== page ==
in the direction of the border, but a few minutes later, a well-dressed husband wife & children pose with a camo & arms-clad soldier, the Indian gate directly behind them & the Pakistan gate right behind that while the mob continued to dance & sweat.
Jai-ho starts playing & the base becomes the only thing you can feel other than the goosebumps on your arm, suddenly chilly & exposed in the sweltering 5:38 pm heat.
My Arabic is fading, but I can read “Allah” as the first word of the inscription on the Pakistani gateposts.
It’s a straight-up party.
I don’t even belong here, this isn’t even my country, but the mere presence of the barbed wire & theatrical gates separating us makes me view the other faces on the other side as so deeply different, even though we’re breathing the same air & are mere yards away.
The only thing separating us is the construct that we humans have erected. Sure, the physical border of 10 empty feet with some metal & concrete fencing on either side, but it’s nothing extreme. It’s pedestrian. And yet this massive divide soars up into the empty sky above us as the competing music persists unabashedly and yelling erupts periodically, usually accompanied by a wave of movement.
In an emergency, you would have no idea where to turn for instruction.
Walking through the arch and into a blistering stadium of noise & color is how I imagine Roman gladiators must have felt.
Pakistani side’s green, short lawn. That “side’s” lawn, I reference, immediately imbuing ever face on that side with “that side” & granting every individual ownership & agency to ever blade of grass that isn’t on “our side.”
Putting a wall between us makes it difficult to refer to ourselves as a shared human race.
I see people (men) dancing on the steps on the P side.
Soldiers on both sides openly carry guns & stand watching the crowds. They could casually chat through the gate if the music wasn’t so loud–but they could certainly still speak into each other’s ears.
And I just can’t help but wonder–
what do they think they’re going to do?
If something went array, & there was danger, who are they going to shoot?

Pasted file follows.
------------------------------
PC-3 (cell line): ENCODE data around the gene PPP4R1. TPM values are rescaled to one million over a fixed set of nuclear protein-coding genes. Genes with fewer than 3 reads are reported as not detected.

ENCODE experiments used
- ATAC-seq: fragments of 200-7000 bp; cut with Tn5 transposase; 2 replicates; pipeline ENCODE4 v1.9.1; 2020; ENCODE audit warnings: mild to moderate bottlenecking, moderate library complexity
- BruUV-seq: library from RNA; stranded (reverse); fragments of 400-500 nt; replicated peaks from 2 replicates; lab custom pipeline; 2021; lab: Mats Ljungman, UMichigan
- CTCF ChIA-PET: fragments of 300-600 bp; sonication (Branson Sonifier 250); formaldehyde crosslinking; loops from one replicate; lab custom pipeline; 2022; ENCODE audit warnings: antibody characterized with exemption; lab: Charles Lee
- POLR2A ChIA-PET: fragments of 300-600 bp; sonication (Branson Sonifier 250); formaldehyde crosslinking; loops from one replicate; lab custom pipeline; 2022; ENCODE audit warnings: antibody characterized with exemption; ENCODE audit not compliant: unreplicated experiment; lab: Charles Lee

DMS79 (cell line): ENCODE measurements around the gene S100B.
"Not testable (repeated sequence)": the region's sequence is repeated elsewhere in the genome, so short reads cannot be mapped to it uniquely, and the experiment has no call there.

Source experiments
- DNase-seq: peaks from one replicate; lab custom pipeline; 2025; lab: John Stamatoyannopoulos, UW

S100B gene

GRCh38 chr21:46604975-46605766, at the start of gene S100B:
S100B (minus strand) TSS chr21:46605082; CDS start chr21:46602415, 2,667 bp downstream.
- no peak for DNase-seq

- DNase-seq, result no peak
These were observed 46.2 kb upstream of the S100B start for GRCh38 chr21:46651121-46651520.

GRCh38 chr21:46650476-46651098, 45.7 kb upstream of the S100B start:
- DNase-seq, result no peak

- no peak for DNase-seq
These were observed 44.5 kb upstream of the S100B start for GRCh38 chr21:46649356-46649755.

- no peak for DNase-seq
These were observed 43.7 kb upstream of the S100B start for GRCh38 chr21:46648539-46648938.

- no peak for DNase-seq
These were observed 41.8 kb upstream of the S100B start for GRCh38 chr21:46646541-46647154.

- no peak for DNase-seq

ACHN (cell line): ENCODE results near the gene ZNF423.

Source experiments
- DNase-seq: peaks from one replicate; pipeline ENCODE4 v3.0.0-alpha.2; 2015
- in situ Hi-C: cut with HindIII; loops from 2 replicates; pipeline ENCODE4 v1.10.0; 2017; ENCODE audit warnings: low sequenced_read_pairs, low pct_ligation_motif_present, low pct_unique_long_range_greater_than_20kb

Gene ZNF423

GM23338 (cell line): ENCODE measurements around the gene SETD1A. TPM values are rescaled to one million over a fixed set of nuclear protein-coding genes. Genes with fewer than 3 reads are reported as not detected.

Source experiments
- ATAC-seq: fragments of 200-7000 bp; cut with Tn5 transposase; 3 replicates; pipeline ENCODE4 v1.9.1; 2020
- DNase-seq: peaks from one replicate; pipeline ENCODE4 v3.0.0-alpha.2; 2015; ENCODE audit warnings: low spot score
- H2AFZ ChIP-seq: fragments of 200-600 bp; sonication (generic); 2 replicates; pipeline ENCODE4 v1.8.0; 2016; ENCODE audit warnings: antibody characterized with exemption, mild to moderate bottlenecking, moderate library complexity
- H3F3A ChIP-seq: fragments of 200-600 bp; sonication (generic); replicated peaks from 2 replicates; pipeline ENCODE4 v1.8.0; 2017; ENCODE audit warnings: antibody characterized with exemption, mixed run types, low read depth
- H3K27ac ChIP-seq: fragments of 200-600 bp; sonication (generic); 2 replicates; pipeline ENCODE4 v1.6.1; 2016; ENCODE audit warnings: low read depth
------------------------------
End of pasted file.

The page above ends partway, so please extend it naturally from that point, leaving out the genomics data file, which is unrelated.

Who are they going to keep safe, & how, & how are they going to know?
It’s turned into a competition of archaic chanting with fists in air & thousands of voices melting into the same, primal tone. They literally have an emcee, wearing all white w/ an Indian flag on his back, wielding a microphone & pumping up the crowd, evoking archaic prehistoric roars from the crowd when the other side is trying to speak, or sing, or do something.
I don’t know the chants, or the cheers, but 3 year old children w/ their mothers do, together, smiling & yelling without hesitation.
The border remained open for about 20 minutes. “Real” security
literally like 3 ft. apart
just looking @ each other
Later, I wrote:
The kind of colossal mob energy that makes the hair stand up on the back of your neck and makes your fight-or-flight response kick in, your peripheral vision widening, and your heartbeat feel a little more powerful. Not in frightened way—but frightening in the way that my rational, independent self is so intimately affected by the chemistry of a group mentality.
Making fun of their own conflict. Trivializing their own competition. Transforming burdensome, lecherous hate into a sports match, an openly ridiculous and frivolous contest of leg-kicking dancers. It’s an absolute circus to get to, arrive to, to enter. It’s worth it.
I looked over at one of the Israeli guys I’d come with. He knew I was Lebanese. We had our own concepts of borders.
“Have you ever seen anything like this?” I asked him. “At dangerous borders?”
“Never. Never anything like this,” he said. “A border like this? Where you can see? The other side? Never anything like this.”